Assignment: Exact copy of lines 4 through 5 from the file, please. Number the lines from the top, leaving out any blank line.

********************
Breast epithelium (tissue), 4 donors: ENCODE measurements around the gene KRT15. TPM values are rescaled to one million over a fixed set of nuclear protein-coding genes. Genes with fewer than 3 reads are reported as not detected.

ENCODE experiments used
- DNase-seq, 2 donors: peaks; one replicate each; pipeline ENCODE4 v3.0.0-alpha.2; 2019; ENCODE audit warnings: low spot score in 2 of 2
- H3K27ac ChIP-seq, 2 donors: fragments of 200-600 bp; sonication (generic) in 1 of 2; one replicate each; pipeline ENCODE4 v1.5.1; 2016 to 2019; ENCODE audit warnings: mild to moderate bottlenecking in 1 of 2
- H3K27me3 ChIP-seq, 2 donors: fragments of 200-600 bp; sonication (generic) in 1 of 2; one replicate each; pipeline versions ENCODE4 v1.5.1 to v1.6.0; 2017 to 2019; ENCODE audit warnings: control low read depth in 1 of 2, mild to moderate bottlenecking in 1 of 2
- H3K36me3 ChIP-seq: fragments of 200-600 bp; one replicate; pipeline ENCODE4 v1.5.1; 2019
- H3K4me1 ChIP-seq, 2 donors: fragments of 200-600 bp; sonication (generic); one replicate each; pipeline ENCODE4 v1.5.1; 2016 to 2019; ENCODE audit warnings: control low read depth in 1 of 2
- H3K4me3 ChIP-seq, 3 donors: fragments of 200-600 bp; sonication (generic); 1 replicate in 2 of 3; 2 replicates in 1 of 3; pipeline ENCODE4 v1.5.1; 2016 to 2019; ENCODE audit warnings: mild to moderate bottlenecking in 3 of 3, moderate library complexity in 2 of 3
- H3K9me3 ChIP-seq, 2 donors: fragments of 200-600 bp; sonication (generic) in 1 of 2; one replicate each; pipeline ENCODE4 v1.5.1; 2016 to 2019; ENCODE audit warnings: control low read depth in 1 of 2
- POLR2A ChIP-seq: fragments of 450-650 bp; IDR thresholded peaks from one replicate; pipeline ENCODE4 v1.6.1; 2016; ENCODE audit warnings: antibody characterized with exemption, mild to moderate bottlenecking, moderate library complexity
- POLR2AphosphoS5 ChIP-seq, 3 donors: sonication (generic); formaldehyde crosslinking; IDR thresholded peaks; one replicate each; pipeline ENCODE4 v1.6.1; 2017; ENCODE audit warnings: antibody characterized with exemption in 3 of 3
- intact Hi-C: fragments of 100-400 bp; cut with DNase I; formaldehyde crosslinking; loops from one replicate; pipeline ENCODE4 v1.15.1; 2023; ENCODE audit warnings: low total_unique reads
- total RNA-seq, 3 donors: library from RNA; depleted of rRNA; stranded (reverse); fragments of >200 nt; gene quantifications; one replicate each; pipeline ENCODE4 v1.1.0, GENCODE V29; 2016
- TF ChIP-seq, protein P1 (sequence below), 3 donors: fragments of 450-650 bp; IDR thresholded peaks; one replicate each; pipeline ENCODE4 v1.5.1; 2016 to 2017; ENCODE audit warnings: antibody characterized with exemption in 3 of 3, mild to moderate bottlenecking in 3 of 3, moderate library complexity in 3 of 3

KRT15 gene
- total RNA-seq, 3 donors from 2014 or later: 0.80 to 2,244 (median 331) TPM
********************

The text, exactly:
- H3K27ac ChIP-seq, 2 donors: fragments of 200-600 bp; sonication (generic) in 1 of 2; one replicate each; pipeline ENCODE4 v1.5.1; 2016 to 2019; ENCODE audit warnings: mild to moderate bottlenecking in 1 of 2
- H3K27me3 ChIP-seq, 2 donors: fragments of 200-600 bp; sonication (generic) in 1 of 2; one replicate each; pipeline versions ENCODE4 v1.5.1 to v1.6.0; 2017 to 2019; ENCODE audit warnings: control low read depth in 1 of 2, mild to moderate bottlenecking in 1 of 2